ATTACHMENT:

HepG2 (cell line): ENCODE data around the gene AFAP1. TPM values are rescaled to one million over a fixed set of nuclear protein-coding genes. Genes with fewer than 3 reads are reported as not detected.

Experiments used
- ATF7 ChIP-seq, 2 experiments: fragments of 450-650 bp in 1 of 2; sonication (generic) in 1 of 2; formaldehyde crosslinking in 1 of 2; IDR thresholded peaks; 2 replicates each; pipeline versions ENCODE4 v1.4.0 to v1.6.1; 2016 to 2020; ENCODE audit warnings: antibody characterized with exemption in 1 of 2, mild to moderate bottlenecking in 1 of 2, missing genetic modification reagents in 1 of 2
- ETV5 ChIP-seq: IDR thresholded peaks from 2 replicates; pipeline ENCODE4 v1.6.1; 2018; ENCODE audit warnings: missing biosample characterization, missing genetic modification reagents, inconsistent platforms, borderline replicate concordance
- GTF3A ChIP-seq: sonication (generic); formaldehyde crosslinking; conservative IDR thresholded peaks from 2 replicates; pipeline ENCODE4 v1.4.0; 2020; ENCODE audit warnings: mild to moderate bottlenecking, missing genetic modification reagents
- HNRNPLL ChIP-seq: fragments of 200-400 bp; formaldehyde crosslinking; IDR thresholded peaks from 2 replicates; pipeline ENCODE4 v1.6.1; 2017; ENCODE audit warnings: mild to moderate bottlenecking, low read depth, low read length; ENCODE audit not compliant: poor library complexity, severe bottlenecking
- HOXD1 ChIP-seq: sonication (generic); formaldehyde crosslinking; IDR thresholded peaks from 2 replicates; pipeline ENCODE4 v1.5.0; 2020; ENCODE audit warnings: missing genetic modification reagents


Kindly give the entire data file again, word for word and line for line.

HepG2 (cell line): ENCODE data around the gene AFAP1. TPM values are rescaled to one million over a fixed set of nuclear protein-coding genes. Genes with fewer than 3 reads are reported as not detected.

Experiments used
- ATF7 ChIP-seq, 2 experiments: fragments of 450-650 bp in 1 of 2; sonication (generic) in 1 of 2; formaldehyde crosslinking in 1 of 2; IDR thresholded peaks; 2 replicates each; pipeline versions ENCODE4 v1.4.0 to v1.6.1; 2016 to 2020; ENCODE audit warnings: antibody characterized with exemption in 1 of 2, mild to moderate bottlenecking in 1 of 2, missing genetic modification reagents in 1 of 2
- ETV5 ChIP-seq: IDR thresholded peaks from 2 replicates; pipeline ENCODE4 v1.6.1; 2018; ENCODE audit warnings: missing biosample characterization, missing genetic modification reagents, inconsistent platforms, borderline replicate concordance
- GTF3A ChIP-seq: sonication (generic); formaldehyde crosslinking; conservative IDR thresholded peaks from 2 replicates; pipeline ENCODE4 v1.4.0; 2020; ENCODE audit warnings: mild to moderate bottlenecking, missing genetic modification reagents
- HNRNPLL ChIP-seq: fragments of 200-400 bp; formaldehyde crosslinking; IDR thresholded peaks from 2 replicates; pipeline ENCODE4 v1.6.1; 2017; ENCODE audit warnings: mild to moderate bottlenecking, low read depth, low read length; ENCODE audit not compliant: poor library complexity, severe bottlenecking
- HOXD1 ChIP-seq: sonication (generic); formaldehyde crosslinking; IDR thresholded peaks from 2 replicates; pipeline ENCODE4 v1.5.0; 2020; ENCODE audit warnings: missing genetic modification reagents